Wang, L., Bose, P. S. & Sigworth, F. J. Using cryo-EM to measure the dipole potential of a lipid membrane. Proc. Natl Acad. Sci. USA 103, 18528–18533 (2006)
Jiang, Q. X., Chester, D. W. & Sigworth, F. J. Spherical reconstruction: a method for structure determination of membrane proteins from cryo-EM images. J. Struct. Biol. 133, 119–131 (2001)
Grigorieff, N. FREALIGN: high-resolution refinement of single particle structures. J. Struct. Biol. 157, 117–125 (2007)
Long, S. B., Campbell, E. B. & MacKinnon, R. Voltage sensor of Kv1.2: structural basis of electromechanical coupling. Science 309, 903–908 (2005)
Long, S. B. et al. Atomic structure of a voltage-dependent K+ channel in a lipid membrane-like environment. Nature 450, 376–383 (2007)
Clayton, G. M. et al. Structure of the transmembrane regions of a bacterial cyclic nucleotide-regulated channel. Proc. Natl Acad. Sci. USA 105, 1511–1515 (2008)
Liu, G. et al. Position and role of the BK channel alpha subunit S0 helix inferred from disulfide crosslinking. J. Gen. Physiol. 131, 537–548 (2008)
Jiang, Y. X. et al. X-ray structure of a voltage-dependent K+ channel. Nature 423, 33–41 (2003)
Fodor, A. A. & Aldrich, R. W. Statistical limits to the identification of ion channel domains by sequence similarity. J. Gen. Physiol. 127, 755–766 (2006)
Yang, H. H. et al. Activation of Slo1 BK channels by Mg2+ coordinated between the voltage sensor and RCK1 domains. Nature Struct. Mol. Biol. 15, 1152–1159 (2008)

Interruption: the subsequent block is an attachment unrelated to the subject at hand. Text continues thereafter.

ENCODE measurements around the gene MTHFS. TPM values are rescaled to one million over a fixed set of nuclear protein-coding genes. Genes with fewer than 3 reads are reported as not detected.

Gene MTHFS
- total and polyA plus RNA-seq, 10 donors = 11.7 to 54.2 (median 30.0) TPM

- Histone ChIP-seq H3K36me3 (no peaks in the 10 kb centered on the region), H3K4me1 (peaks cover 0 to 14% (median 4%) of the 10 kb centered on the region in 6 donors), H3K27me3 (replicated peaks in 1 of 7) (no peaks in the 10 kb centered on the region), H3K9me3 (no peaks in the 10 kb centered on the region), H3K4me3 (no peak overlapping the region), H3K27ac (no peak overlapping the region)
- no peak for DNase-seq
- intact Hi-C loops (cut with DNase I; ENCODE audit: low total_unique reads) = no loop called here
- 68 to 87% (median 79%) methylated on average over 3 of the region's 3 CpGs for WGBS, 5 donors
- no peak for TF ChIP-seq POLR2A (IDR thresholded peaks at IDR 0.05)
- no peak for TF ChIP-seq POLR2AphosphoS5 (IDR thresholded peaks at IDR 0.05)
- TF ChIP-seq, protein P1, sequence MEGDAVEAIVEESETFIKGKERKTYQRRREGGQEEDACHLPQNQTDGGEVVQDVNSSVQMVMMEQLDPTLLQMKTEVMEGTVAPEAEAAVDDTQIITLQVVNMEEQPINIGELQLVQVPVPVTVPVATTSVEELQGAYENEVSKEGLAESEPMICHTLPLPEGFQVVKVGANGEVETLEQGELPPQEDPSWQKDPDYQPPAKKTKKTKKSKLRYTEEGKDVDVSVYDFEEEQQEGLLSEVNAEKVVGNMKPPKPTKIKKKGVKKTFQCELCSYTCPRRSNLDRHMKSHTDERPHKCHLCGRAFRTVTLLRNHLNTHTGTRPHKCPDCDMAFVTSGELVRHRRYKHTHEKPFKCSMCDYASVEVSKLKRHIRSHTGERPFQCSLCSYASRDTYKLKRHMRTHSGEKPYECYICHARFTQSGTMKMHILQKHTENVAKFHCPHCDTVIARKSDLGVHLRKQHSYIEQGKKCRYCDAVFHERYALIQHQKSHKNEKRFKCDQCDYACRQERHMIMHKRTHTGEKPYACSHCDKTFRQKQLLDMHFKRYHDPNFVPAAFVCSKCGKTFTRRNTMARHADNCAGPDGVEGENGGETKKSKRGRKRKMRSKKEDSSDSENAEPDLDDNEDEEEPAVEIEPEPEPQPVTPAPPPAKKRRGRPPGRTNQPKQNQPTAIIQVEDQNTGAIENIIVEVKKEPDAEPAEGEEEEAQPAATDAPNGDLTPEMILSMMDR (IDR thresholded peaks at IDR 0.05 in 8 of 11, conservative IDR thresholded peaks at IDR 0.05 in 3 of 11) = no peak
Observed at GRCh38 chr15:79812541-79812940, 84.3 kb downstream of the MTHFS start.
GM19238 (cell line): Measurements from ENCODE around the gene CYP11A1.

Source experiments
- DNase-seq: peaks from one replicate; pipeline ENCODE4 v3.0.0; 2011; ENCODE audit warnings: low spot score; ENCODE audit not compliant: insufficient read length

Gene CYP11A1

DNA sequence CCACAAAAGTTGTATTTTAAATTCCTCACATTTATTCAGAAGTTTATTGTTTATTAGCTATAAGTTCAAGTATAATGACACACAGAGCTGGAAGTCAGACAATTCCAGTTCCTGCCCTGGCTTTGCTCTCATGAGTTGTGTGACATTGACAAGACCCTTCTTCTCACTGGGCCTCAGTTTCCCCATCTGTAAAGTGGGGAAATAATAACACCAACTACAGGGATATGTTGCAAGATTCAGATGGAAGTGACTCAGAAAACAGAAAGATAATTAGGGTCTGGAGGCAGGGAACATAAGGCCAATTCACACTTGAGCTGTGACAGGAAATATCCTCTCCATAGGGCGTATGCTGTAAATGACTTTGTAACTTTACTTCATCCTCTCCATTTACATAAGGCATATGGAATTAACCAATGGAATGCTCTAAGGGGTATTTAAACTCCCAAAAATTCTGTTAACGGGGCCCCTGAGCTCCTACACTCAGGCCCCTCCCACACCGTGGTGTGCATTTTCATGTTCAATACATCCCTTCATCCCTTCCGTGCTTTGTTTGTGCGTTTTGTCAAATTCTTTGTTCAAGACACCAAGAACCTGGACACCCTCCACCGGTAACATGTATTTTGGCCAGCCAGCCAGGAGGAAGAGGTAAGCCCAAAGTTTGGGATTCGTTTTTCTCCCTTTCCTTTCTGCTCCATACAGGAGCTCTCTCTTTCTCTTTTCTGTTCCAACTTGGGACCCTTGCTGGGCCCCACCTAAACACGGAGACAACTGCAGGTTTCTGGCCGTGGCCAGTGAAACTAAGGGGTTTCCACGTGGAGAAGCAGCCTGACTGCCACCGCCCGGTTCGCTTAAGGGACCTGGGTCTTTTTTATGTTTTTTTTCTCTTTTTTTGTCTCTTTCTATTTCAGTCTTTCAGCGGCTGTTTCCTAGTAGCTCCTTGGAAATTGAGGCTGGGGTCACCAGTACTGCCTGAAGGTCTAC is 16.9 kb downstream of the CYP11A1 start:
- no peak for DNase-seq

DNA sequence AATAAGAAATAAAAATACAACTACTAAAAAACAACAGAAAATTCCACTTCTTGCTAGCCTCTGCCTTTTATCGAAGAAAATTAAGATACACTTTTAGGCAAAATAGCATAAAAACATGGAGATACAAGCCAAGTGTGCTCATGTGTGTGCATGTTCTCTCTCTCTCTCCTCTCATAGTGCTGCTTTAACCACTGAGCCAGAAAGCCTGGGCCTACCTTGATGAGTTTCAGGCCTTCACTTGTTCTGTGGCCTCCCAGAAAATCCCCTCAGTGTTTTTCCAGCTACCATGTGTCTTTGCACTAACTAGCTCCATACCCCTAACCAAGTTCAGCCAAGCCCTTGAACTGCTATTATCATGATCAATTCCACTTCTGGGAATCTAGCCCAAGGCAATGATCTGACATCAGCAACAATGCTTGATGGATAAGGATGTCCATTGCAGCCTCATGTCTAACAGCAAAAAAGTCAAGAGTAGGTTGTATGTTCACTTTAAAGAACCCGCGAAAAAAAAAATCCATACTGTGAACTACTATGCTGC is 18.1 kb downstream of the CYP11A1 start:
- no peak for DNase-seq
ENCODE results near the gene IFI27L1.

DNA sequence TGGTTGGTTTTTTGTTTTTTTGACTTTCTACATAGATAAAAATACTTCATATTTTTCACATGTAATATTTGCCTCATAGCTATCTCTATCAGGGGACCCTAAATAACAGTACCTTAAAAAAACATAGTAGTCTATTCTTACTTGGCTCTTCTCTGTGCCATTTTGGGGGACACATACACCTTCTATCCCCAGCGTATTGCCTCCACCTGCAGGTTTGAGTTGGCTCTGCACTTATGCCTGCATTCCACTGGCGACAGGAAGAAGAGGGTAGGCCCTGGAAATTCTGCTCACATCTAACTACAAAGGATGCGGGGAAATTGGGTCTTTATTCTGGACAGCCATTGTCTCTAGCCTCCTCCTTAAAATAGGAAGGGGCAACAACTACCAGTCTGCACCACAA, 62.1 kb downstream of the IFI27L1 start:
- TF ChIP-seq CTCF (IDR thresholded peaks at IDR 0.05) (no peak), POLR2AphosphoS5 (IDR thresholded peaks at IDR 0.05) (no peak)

Ye, S. et al. Crystal structures of a ligand-free MthK gating ring: insights into the ligand gating mechanism of K+ channels. Cell 126, 1161–1173 (2006)
Zhang, Z. et al. A limited access compartment between the pore domain and cytosolic domain of the BK channel. J. Neurosci. 26, 11833–11843 (2006)
Bingham, J. P. et al. Synthesis of a biotin derivative of iberiotoxin: binding interactions with streptavidin and the BK Ca2+-activated K+ channel expressed in a human cell line. Bioconjug. Chem. 17, 689–699 (2006)
Ludtke, S. J., Baldwin, P. R. & Chiu, W. EMAN: semiautomated software for high-resolution single-particle reconstructions. J. Struct. Biol. 128, 82–97 (1999)
Stewart, A. & Grigorieff, N. Noise bias in the refinement of structures derived from single particles. Ultramicroscopy 102, 67–84 (2004)
Grigorieff, N., Beckmann, E. & Zemlin, F. Lipid location in deoxycholate-treated purple membrane at 2.6 angstrom. J. Mol. Biol. 254, 404–415 (1995)
Pettersen, E. F. et al. UCSF Chimera – a visualization system for exploratory research and analysis. J. Comput. Chem. 25, 1605–1612 (2004)
We thank N. Grigorieff and C. Xu for use of the Tecnai F30 microscope and help with data collection. We also thank S. Bian for sharing his BK purification methods, and Y. Yan for cell culture. Image processing and reconstruction made use of the Yale Biomedical High-Performance Computing Center.
Author Contributions L.W. and F.J.S. designed the experiments; L.W. purified and reconstituted the protein, made and imaged the cryo-EM specimens, and performed image processing and reconstruction. L.W. wrote custom software, with some algorithms contributed by F.J.S. L.W. and F.J.S. co-wrote the paper.
About this article
Cite this article
Wang, L., Sigworth, F. Structure of the BK potassium channel in a lipid membrane from electron cryomicroscopy. Nature 461, 292–295 (2009) doi:10.1038/nature08291
Preferred Formation of Heteromeric Channels between Coexpressed SK1 and IKCa Channel Subunits Provides a Unique Pharmacological Profile of Ca2+-Activated Potassium Channels
Molecular Pharmacology (2019)
Structure Determination by Single-Particle Cryo-Electron Microscopy: Only the Sky (and Intrinsic Disorder) is the Limit
International Journal of Molecular Sciences (2019)
Design and assembly of a chemically switchable and fluorescently traceable light-driven proton pump system for bionanotechnological applications
Scientific Reports (2019)
The Journal of General Physiology (2019)